hodelbackOn the left, is George Hill Hodel in the 1970s.  On the right, is a witness description drawing of the Zodiac Killer.

Less extensively documented but just as persuasive is Steve Hodel’s assertion that his father was also the Zodiac.  On its face, the idea sounds outlandish at best, until one starts looking at the evidence.  And frankly, I’d rather assume there was only one sick fuck responsible for murders of this magnitude.  In all earnestness, I do think Steve has solved this mystery, too.

So let us hear it for the REAL detectives — the nameless heroes who spend their lives, often uncelebrated, keeping the streets safer for the rest of us — at least when powerful people allow them to do their jobs.

Melody’s own fictional detective, Professor Shamus Bead, is hunting down another killer in Victorian England in her latest steampunk mystery, “Shamus Bead and the Cure for What Kills You” (coming soon)

Written by melodyclarkbooks

October 18, 2014 at 2:25 pm

Why I don’t call myself a Pentaholic — or anything else with the “holic” suffix

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acaFor me, the term “aholic” brings up many painful memories – my mother was an alcoholic.  She died from the disease.  Until you see someone you love die from liver disease, you don’t truly understand how hideous life can be, especially when you’re 19.  My mother’s husband was also an alcoholic.  It runs through my mother’s family (the Irish side).

So, when you affix “aholic” to a term you love, I will understand you mean well.  But please understand that, for some of us, that little assemblage of letters still hurts.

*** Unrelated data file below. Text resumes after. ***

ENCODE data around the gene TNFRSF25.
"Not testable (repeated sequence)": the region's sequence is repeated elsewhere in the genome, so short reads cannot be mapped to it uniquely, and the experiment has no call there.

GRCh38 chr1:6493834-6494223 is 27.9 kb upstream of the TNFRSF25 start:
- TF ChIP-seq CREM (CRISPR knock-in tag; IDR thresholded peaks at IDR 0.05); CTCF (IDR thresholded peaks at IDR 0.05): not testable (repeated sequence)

Written by melodyclarkbooks

October 17, 2014 at 5:33 am

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A snippet from Shamus Bead and the Cure for What Kills You

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Shamus_Bead_and_the_Cure_for_What_Kills_YouVannoy turned toward his visitor.  “Professor Bead, it is fortuitous that you should come.  May I present Mr. Charles Bazalgette, the son of Joseph Bazalgette of whom I believe you are fond.”

“Fond?” Bead said, walking slowly forward to stand before the man.  “I only hold your father in the highest esteem, I assure you.  He is a great hero of humanity.”

Charles Bazalgette’s mustache appeared to stage a battle with his smile.  “If you don’t mind my forthrightness, you have odd heroes, Mr. Bead.”

“You don’t know nearly the half of it, sir,” Jeptha said.  

“Your father is a great reformer in the war against disease.  My partner, Dr. Lawton and I, are with the Royal Epidemiological Society.  Disease is one of our two primary adversaries.”

“What is the other, if I may ask?” Bazalgette inquired.

“Ignorance,” Bead replied.

Written by melodyclarkbooks

October 9, 2014 at 3:53 am

Posted in Uncategorized